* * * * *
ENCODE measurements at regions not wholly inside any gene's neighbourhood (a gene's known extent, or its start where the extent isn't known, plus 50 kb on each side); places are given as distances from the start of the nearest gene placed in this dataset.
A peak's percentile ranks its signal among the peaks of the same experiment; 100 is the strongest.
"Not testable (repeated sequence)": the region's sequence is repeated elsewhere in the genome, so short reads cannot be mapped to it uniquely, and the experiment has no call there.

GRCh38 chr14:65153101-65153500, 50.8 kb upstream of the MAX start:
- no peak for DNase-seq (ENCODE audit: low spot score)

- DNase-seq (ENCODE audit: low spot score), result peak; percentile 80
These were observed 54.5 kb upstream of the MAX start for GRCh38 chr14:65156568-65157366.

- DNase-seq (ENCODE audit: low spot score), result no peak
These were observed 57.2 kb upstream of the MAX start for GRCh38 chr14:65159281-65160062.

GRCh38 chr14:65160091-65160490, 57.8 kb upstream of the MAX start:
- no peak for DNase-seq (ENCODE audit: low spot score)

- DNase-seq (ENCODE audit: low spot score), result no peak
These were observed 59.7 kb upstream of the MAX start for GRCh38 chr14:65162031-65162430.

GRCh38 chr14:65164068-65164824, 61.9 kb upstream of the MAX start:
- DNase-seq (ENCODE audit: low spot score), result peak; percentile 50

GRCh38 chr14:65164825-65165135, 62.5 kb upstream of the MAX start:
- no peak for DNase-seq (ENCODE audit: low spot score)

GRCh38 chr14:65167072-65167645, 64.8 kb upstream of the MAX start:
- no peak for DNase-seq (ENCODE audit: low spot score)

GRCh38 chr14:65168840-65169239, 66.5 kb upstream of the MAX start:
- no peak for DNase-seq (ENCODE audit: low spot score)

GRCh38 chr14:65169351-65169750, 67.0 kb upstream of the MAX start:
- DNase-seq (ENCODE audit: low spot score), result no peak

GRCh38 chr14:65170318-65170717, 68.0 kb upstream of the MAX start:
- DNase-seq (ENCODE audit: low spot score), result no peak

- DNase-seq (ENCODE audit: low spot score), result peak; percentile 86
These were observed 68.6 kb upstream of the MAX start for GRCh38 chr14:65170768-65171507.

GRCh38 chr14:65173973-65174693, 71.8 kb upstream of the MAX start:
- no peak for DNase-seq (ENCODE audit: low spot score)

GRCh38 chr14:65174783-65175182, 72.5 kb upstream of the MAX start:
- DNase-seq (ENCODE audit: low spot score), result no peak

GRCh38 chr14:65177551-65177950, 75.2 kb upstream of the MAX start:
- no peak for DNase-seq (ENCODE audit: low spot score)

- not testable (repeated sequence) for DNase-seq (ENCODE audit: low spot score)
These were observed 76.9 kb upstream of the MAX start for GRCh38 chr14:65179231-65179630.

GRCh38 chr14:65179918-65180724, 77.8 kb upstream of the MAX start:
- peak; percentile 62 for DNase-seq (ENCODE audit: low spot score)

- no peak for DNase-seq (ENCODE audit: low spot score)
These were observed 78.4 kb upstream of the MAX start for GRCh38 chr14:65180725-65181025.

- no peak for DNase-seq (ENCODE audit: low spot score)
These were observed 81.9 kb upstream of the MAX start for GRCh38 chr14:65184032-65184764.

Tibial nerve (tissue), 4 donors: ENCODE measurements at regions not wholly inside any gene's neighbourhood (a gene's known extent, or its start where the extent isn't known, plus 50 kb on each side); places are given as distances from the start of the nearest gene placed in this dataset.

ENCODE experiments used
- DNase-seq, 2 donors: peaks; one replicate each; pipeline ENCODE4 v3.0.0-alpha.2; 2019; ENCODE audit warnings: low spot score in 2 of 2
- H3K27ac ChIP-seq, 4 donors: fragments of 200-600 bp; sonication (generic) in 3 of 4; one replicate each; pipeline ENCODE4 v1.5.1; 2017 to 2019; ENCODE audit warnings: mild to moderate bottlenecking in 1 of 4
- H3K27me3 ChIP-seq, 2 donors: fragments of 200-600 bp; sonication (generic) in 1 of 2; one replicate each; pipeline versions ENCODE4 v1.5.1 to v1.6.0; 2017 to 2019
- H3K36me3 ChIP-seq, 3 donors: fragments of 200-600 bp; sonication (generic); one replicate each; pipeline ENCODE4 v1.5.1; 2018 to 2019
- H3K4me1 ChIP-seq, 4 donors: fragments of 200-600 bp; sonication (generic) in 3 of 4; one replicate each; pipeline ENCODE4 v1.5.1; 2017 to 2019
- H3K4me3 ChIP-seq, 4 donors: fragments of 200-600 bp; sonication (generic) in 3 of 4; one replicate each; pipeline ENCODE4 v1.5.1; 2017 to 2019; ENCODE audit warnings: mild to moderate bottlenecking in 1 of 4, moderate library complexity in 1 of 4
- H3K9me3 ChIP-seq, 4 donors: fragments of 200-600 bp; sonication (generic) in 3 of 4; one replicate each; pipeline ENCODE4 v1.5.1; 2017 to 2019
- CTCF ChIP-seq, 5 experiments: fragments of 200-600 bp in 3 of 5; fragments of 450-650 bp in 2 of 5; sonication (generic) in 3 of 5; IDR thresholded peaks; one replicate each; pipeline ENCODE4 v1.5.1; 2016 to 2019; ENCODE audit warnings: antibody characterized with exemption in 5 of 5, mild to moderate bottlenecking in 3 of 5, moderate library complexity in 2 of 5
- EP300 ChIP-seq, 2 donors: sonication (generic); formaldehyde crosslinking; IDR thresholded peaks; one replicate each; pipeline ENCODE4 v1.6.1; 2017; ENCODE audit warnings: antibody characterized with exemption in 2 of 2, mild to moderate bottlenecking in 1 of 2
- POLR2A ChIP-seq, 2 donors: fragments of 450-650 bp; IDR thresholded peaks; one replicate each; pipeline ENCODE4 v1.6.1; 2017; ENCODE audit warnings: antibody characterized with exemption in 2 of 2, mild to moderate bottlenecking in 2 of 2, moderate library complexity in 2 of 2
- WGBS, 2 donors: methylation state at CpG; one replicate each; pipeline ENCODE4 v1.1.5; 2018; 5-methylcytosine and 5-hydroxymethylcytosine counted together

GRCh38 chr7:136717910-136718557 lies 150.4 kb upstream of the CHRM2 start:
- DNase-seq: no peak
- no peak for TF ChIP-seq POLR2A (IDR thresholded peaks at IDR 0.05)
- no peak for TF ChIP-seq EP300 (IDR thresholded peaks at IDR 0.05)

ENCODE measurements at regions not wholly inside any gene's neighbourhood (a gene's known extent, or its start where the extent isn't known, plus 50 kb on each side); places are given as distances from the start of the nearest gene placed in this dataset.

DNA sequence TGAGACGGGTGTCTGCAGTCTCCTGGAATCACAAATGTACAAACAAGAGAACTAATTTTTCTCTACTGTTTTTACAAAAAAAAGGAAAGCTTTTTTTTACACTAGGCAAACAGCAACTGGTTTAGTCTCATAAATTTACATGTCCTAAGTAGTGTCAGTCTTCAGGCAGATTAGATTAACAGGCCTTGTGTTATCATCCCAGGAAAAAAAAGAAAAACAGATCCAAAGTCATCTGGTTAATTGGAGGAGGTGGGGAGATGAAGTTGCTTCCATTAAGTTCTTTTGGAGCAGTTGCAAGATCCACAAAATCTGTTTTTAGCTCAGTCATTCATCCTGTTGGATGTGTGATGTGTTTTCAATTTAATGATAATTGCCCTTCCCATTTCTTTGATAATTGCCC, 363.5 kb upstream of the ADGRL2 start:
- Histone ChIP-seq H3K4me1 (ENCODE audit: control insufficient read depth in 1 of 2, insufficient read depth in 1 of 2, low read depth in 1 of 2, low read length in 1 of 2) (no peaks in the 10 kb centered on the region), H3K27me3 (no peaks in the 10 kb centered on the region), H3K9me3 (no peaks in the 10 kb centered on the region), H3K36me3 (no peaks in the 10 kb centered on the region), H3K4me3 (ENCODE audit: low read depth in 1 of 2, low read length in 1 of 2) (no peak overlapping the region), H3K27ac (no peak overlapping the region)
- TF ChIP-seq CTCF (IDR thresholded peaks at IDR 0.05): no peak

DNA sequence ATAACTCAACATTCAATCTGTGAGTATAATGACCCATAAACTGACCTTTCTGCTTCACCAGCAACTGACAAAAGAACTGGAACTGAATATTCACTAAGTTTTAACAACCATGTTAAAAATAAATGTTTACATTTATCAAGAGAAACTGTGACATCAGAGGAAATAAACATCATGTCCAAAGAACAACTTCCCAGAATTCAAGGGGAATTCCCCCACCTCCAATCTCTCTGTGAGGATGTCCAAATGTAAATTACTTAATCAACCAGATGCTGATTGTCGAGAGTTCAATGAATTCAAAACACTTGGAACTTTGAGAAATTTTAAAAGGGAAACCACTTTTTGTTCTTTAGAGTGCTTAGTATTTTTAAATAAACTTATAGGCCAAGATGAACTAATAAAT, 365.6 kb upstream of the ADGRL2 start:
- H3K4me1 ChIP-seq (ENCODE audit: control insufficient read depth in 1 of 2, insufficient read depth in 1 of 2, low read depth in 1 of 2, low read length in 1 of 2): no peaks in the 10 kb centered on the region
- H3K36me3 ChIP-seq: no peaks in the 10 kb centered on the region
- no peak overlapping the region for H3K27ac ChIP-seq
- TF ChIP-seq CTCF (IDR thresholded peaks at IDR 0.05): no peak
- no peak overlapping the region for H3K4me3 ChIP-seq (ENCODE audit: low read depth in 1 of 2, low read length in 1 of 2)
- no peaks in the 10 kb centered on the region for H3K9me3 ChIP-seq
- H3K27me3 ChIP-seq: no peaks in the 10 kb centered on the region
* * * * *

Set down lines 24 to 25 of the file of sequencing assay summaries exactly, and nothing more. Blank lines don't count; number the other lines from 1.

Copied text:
GRCh38 chr14:65170318-65170717, 68.0 kb upstream of the MAX start:
- DNase-seq (ENCODE audit: low spot score), result no peak